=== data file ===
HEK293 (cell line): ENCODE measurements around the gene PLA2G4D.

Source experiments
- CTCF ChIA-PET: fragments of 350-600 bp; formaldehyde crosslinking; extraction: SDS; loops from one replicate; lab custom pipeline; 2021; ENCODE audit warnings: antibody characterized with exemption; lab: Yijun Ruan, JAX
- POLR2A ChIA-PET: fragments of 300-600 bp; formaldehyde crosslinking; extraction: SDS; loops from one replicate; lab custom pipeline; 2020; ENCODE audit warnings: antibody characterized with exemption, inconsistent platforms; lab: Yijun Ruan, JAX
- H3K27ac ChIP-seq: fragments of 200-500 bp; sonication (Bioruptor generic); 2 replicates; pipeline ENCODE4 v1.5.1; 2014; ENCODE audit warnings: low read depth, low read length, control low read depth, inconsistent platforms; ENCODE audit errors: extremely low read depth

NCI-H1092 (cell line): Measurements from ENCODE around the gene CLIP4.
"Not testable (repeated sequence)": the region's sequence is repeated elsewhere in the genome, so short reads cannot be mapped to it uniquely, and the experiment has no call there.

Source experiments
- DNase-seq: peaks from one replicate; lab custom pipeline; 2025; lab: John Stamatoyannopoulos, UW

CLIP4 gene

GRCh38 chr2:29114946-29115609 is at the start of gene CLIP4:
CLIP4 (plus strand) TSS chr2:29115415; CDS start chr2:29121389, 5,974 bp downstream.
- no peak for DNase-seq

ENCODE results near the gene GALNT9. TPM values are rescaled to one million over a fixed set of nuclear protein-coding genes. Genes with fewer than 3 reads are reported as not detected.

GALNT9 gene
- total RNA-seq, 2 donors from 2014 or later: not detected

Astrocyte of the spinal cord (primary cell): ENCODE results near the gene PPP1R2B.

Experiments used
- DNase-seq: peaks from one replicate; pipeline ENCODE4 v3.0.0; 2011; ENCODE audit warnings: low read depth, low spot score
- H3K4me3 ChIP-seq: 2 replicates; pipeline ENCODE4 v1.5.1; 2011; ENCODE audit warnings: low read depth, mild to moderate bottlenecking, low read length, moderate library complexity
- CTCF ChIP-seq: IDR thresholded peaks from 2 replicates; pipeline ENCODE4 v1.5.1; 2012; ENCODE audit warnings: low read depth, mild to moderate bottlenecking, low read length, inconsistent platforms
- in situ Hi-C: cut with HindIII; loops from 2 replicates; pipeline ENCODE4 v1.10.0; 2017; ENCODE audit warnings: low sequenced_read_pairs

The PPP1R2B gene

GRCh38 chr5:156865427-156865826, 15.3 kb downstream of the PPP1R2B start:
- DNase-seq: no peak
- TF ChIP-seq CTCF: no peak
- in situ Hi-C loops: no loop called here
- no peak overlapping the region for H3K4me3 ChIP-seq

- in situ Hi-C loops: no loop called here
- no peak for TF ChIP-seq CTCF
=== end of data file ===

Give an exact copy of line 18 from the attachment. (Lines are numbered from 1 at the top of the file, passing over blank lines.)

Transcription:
Experiments used